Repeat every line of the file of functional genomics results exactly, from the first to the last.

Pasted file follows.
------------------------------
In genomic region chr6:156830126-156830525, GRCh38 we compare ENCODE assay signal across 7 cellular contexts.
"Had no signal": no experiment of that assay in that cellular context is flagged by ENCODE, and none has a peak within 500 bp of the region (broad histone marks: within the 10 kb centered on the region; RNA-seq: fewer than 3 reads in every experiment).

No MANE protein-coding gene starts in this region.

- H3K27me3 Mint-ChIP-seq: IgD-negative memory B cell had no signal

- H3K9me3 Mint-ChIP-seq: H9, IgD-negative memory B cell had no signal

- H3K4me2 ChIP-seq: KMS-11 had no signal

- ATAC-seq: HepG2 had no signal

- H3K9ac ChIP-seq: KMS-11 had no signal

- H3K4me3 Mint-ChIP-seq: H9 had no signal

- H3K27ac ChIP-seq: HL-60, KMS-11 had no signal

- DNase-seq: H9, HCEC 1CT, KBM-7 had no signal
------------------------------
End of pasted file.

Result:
In genomic region chr6:156830126-156830525, GRCh38 we compare ENCODE assay signal across 7 cellular contexts.
"Had no signal": no experiment of that assay in that cellular context is flagged by ENCODE, and none has a peak within 500 bp of the region (broad histone marks: within the 10 kb centered on the region; RNA-seq: fewer than 3 reads in every experiment).

No MANE protein-coding gene starts in this region.

- H3K27me3 Mint-ChIP-seq: IgD-negative memory B cell had no signal

- H3K9me3 Mint-ChIP-seq: H9, IgD-negative memory B cell had no signal

- H3K4me2 ChIP-seq: KMS-11 had no signal

- ATAC-seq: HepG2 had no signal

- H3K9ac ChIP-seq: KMS-11 had no signal

- H3K4me3 Mint-ChIP-seq: H9 had no signal

- H3K27ac ChIP-seq: HL-60, KMS-11 had no signal

- DNase-seq: H9, HCEC 1CT, KBM-7 had no signal